Neat Facebook App Named “Privacy”

I ran into a Facebook App named “privacy.” The operation is rather simple:

Privacy, the application, is a utility that provides insight into what information applications can access just by you or your friends using them.

I’ve previously blogged about the civil liberties implications of law enforcement applications.  Applications see your Facebook Site information, including:

The Facebook Site Information may include, without limitation, the following information, to the extent visible on the Facebook Site: your name, your profile picture, your gender, your birthday, your hometown location (city/state/country), your current location (city/state/country), your political view, your activities, your interests, your musical preferences, television shows in which you are interested, movies in which you are interested, books in which you are interested, your favorite quotes, the text of your “About Me” section, your relationship status, your dating interests, your relationship interests, your summer plans, your Facebook user network affiliations, your education history, your work history, your course information, copies of photos in your Facebook Site photo albums, metadata associated with your Facebook Site photo albums (e.g., time of upload, album name, comments on your photos, etc.), the total number of messages sent and/or received by you, the total number of unread messages in your Facebook in-box, the total number of “pokes” you have sent and/or received, the total number of wall posts on your Wall™, a list of user IDs mapped to your Facebook friends, your social timeline, and events associated with your Facebook profile.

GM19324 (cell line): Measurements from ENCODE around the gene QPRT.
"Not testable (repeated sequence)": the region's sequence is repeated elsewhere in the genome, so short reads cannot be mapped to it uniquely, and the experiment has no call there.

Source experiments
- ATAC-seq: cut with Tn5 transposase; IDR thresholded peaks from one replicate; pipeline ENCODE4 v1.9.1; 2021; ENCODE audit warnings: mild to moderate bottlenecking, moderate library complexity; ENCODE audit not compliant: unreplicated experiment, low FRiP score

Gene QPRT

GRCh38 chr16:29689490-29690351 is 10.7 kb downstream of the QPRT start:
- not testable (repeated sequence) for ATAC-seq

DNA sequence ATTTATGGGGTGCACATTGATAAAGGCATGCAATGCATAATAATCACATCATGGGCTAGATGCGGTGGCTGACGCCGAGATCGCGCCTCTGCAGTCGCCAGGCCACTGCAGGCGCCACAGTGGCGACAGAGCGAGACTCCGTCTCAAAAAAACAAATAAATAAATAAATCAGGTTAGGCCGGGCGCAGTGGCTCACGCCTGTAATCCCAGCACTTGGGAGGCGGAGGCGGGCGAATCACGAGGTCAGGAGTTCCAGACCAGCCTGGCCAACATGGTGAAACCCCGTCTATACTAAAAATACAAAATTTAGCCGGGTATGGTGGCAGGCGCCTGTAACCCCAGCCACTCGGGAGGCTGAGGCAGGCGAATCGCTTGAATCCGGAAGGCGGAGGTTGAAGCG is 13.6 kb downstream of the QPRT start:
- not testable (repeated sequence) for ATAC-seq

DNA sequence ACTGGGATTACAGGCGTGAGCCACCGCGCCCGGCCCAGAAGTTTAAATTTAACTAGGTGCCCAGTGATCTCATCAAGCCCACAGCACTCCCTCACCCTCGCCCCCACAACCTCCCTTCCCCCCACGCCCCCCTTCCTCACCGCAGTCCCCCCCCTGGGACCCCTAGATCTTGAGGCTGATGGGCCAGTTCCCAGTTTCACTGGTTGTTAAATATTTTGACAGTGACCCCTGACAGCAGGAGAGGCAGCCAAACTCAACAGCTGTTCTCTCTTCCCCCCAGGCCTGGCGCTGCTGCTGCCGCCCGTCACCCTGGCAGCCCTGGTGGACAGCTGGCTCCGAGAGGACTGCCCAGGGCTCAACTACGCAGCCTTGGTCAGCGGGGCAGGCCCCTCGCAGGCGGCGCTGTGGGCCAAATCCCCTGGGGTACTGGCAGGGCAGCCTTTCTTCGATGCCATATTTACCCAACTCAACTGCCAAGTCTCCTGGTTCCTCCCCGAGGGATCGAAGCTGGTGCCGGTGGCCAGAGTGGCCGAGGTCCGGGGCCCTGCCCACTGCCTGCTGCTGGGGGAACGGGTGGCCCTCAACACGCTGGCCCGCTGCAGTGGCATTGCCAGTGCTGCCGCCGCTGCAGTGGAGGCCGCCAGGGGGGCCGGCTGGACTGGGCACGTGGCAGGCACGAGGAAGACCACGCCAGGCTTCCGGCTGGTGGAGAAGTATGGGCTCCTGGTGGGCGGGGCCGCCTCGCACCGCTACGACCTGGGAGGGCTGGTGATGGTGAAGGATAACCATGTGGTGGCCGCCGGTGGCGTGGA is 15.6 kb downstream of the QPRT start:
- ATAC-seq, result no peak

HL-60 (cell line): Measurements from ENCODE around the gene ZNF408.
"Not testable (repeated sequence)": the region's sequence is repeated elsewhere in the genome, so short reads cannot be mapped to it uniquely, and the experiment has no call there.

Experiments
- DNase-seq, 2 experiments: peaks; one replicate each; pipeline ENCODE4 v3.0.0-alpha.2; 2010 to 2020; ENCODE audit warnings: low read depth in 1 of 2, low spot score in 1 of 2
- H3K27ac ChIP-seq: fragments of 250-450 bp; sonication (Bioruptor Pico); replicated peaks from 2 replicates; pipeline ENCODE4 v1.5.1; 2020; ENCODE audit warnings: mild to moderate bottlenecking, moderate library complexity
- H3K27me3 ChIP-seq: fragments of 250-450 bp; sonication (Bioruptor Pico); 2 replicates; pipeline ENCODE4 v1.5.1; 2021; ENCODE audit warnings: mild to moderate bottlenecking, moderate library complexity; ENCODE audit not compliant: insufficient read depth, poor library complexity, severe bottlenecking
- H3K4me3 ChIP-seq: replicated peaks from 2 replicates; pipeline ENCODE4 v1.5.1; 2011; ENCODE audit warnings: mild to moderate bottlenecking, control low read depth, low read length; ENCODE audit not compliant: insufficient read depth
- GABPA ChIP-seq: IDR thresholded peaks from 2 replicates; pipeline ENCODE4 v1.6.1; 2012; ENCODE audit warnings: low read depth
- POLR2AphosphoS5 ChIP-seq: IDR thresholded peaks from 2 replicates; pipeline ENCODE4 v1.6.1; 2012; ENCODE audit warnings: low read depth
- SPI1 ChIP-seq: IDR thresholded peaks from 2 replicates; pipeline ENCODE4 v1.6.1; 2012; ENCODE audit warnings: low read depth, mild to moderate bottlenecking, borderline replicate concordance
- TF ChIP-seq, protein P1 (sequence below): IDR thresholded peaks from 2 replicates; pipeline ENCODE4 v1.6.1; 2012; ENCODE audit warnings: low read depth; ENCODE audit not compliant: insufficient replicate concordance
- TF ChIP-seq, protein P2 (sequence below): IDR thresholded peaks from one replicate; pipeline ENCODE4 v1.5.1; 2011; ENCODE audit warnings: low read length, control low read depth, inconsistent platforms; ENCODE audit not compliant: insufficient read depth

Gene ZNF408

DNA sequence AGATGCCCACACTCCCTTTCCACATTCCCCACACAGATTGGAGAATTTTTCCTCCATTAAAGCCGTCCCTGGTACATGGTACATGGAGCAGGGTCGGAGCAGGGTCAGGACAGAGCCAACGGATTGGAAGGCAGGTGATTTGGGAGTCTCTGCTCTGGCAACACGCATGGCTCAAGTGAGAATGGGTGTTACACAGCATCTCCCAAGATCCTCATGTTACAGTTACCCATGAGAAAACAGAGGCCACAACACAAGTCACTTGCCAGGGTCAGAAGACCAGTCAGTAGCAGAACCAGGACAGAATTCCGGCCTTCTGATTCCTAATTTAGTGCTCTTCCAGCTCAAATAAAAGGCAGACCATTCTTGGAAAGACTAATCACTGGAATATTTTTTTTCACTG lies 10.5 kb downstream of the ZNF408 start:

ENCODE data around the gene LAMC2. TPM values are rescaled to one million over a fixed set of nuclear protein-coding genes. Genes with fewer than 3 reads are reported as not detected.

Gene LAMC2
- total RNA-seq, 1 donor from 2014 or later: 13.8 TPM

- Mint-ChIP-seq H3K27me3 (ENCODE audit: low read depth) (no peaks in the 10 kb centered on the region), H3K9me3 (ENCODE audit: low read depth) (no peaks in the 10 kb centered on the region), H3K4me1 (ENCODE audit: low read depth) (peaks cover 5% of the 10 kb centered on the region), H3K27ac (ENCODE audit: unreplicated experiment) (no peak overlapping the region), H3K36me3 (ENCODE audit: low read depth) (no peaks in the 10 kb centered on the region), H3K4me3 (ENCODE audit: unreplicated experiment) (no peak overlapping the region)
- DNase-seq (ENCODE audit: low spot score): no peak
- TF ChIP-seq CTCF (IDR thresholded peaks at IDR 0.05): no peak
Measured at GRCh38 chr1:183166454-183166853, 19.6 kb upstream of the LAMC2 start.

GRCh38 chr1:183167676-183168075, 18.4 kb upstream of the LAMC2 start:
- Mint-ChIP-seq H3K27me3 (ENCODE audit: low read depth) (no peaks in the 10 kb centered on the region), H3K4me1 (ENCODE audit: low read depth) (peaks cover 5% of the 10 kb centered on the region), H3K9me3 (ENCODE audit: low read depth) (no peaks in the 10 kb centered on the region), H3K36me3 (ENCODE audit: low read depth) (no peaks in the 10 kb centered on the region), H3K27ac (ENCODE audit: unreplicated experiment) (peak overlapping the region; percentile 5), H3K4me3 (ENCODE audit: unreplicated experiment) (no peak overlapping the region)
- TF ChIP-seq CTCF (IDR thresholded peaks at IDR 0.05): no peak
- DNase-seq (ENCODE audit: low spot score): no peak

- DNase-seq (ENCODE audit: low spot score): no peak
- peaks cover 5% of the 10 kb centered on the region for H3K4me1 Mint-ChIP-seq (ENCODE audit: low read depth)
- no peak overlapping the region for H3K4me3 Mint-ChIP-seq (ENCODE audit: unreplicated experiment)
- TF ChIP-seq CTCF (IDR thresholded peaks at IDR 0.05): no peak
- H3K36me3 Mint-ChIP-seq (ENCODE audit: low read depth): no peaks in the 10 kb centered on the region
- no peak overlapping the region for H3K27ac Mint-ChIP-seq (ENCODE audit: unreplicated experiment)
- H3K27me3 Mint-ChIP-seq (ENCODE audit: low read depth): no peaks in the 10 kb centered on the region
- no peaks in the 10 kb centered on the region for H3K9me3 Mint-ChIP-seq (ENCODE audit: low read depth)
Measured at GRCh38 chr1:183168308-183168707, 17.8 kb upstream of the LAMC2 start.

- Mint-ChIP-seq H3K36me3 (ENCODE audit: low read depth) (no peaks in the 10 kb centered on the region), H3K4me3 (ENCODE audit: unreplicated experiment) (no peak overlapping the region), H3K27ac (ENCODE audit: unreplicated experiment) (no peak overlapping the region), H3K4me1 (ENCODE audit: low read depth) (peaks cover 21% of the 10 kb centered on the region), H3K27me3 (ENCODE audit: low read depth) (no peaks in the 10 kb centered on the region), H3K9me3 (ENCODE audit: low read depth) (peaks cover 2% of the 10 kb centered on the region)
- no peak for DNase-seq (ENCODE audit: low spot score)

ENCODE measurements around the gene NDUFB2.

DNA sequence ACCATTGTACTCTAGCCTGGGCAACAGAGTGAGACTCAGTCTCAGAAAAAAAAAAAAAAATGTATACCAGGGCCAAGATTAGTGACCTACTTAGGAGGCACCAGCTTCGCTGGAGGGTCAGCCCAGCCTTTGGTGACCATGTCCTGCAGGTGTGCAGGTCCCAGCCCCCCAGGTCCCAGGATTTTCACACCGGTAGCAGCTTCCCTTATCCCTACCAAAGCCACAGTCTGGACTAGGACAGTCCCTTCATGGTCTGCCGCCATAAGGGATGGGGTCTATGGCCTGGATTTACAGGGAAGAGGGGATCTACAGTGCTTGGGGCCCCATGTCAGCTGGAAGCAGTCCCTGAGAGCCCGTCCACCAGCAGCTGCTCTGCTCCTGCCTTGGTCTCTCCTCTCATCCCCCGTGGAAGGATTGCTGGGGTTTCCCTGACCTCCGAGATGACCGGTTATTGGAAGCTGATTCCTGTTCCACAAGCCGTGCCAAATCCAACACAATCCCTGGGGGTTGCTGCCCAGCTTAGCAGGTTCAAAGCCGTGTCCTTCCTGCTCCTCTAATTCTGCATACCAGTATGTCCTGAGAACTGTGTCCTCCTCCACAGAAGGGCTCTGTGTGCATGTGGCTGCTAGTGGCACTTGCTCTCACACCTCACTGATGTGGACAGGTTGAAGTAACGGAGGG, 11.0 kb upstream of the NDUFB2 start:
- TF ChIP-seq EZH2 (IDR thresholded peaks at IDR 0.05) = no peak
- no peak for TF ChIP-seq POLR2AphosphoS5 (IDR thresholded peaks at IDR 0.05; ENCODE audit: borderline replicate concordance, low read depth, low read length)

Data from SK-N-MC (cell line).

The “privacy” application is another way to communicate to people just how much these thousands of third-party developers have access to.

Posted: June 9, 2008 in:

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